What to Do If Your Bank Makes a Deposit Into the Wrong Account
Mistakes happen in any business, and banks and credit unions are no exception. Although it's unlikely, it is possible for a deposit to be mistakenly credited to the wrong person’s account.
When this happens, whether the bank error is in your favor or someone else's, the bank will eventually reverse the transaction and credit it to the correct account. In the meantime, this type of mistake will affect the amount of cash available in your account and you should make sure the error doesn't end up costing you money. Most important, you should never assume the money is yours and spend it.
Keeping Tabs on Your Balances and Transactions
You should make it a habit to monitor your bank balance at least weekly. And many banks offer apps that make it easy to quickly check recent transactions in your checking, savings, and credit card accounts.
You can set up text or email alerts for whenever a significant amount of money goes into or out of your account or when your account is getting low.
You should also get into the habit of balancing your checkbook regularly, reconciling your record of transactions with those from your bank statements. Doing so can not only help you spot errors; it can also help you make and stick to a budget by identifying how much you spend monthly on particular items.
It's also important to pay attention to your monthly bank statements because the bank will expect you to notify them of any errors within 60 days. Though it's not necessarily germane to the issue of a misrouted deposit, keep in mind that you could be made to pay for the full amount of any fraudulent transaction that occurs after that 60-day period and before the time you notified the bank of a problem with your account.
When Your Money Goes Missing
If you notice that your bank balance is lower than it should be and see no record of a deposit you made, you should ask your bank to look into why it went missing, either because it went to a different account or for some other reason.
If you report the problem by telephone, your bank may ask you to also notify them in writing.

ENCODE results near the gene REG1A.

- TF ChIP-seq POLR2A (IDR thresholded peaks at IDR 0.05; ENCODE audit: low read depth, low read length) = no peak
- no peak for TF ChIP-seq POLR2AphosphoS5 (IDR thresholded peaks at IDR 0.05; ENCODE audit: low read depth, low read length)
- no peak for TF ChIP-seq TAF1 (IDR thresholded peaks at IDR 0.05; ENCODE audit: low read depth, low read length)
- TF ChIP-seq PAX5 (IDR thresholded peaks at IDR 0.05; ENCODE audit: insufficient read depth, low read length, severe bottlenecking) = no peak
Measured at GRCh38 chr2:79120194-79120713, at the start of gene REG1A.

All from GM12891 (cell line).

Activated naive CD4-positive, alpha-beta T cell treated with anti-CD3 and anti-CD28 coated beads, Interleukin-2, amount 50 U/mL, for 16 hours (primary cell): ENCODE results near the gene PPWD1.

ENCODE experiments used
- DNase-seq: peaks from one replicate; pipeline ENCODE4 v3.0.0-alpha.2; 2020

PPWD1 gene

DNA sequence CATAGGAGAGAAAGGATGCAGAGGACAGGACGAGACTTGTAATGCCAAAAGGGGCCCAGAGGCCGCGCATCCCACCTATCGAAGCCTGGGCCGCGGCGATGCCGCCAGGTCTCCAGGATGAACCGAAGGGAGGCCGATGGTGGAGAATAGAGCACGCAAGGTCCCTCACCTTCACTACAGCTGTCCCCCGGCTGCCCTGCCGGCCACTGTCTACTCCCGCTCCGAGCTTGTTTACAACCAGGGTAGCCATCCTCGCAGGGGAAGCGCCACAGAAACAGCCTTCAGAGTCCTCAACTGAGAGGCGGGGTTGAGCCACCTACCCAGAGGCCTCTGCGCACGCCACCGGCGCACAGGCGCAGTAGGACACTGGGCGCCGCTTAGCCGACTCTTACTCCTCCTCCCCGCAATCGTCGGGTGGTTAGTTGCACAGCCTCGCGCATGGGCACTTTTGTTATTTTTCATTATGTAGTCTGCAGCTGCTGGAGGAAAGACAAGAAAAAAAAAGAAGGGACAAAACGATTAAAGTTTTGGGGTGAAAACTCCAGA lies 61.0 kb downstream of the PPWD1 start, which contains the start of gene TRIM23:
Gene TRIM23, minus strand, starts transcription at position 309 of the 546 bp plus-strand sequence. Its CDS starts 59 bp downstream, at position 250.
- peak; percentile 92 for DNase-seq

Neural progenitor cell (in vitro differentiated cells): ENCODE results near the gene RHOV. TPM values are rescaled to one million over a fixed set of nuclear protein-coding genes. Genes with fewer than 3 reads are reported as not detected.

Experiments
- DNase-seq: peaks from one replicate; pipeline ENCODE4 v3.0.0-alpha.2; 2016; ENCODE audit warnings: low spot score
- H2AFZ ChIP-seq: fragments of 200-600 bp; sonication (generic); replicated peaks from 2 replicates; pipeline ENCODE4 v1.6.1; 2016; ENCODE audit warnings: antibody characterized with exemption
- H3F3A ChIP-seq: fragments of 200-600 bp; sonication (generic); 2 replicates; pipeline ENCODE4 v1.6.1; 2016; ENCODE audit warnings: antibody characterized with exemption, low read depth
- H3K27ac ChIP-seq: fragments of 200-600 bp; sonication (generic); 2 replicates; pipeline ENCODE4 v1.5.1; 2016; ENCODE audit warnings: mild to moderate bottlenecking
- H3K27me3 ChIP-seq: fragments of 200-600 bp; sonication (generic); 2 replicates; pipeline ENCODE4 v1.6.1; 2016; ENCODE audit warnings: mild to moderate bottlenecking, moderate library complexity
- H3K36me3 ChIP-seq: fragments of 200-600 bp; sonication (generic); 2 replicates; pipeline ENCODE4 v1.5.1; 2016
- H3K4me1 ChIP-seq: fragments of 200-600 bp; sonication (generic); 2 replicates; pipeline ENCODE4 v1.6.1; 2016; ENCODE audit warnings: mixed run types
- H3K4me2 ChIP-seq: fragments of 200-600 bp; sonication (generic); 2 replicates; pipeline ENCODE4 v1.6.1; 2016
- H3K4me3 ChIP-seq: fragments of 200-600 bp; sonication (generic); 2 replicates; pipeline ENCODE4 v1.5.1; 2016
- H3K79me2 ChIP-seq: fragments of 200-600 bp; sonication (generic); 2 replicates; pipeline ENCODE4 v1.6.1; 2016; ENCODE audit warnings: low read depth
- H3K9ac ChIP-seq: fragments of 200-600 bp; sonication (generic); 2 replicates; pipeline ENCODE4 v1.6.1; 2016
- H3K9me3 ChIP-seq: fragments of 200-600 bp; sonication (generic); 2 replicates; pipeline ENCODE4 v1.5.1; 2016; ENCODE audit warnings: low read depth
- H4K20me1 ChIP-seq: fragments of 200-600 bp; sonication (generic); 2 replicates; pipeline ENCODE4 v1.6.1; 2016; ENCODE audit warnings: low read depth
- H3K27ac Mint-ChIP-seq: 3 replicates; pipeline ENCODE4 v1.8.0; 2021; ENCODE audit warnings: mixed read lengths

Your bank has 10 business days to investigate your issue—or 20 business days if your account has been active for less than a month. And once it has determined there was an error, it has one business day to correct the error and three business days to notify you of its actions.
If your bank fails to complete its investigation within the required time frame, it should credit your account for the amount of the missing deposit, minus $50 or less, while it continues its investigation. The bank then has 45 days to conclude the investigation, unless the disputed transaction was conducted in a foreign country or within 30 days of opening your account. If one of those conditions applies, your bank has up to 90 days to resolve the inquiry.
If the bank determines there was no error on its part, it must notify you in writing prior to taking back the provisional credit.
When Unexpected Money Shows Up
If the reverse situation occurred and you suspect someone else's money was mistakenly deposited into your account, don't treat it as an unexpected windfall and spend it. You should preemptively contact your bank and let them know you're not sure where the deposit came from.
If your parents or anyone else has ever deposited money into one of your accounts, ask them if they made the unexpected deposit before contacting the bank.
If the bank discovers the mistake before you do or before you notify them of the mistake, the bank will take back the money and put it in the correct account. The bank does not have to request permission or otherwise notify you they will be removing the erroneously deposited funds.
If you spent any of this money, you will be responsible for paying it back. And you could also face criminal charges for theft.
In addition, if your balance goes negative, your bank can charge you overdraft fees of $30 to $35 per transaction and an additional extended overdraft fee if you can not quickly reverse the shortfall.